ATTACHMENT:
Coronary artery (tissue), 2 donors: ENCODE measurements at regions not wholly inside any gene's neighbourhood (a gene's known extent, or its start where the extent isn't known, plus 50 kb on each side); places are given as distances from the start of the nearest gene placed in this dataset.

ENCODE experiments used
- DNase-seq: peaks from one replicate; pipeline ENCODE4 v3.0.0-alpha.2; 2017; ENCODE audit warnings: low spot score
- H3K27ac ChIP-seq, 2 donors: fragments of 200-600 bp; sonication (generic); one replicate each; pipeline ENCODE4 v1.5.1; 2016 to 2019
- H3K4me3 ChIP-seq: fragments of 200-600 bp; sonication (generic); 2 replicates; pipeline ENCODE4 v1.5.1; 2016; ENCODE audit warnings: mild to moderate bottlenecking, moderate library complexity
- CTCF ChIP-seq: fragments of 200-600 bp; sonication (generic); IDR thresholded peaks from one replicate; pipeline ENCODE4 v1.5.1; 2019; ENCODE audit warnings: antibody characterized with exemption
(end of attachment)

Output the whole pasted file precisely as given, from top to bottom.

Coronary artery (tissue), 2 donors: ENCODE measurements at regions not wholly inside any gene's neighbourhood (a gene's known extent, or its start where the extent isn't known, plus 50 kb on each side); places are given as distances from the start of the nearest gene placed in this dataset.

ENCODE experiments used
- DNase-seq: peaks from one replicate; pipeline ENCODE4 v3.0.0-alpha.2; 2017; ENCODE audit warnings: low spot score
- H3K27ac ChIP-seq, 2 donors: fragments of 200-600 bp; sonication (generic); one replicate each; pipeline ENCODE4 v1.5.1; 2016 to 2019
- H3K4me3 ChIP-seq: fragments of 200-600 bp; sonication (generic); 2 replicates; pipeline ENCODE4 v1.5.1; 2016; ENCODE audit warnings: mild to moderate bottlenecking, moderate library complexity
- CTCF ChIP-seq: fragments of 200-600 bp; sonication (generic); IDR thresholded peaks from one replicate; pipeline ENCODE4 v1.5.1; 2019; ENCODE audit warnings: antibody characterized with exemption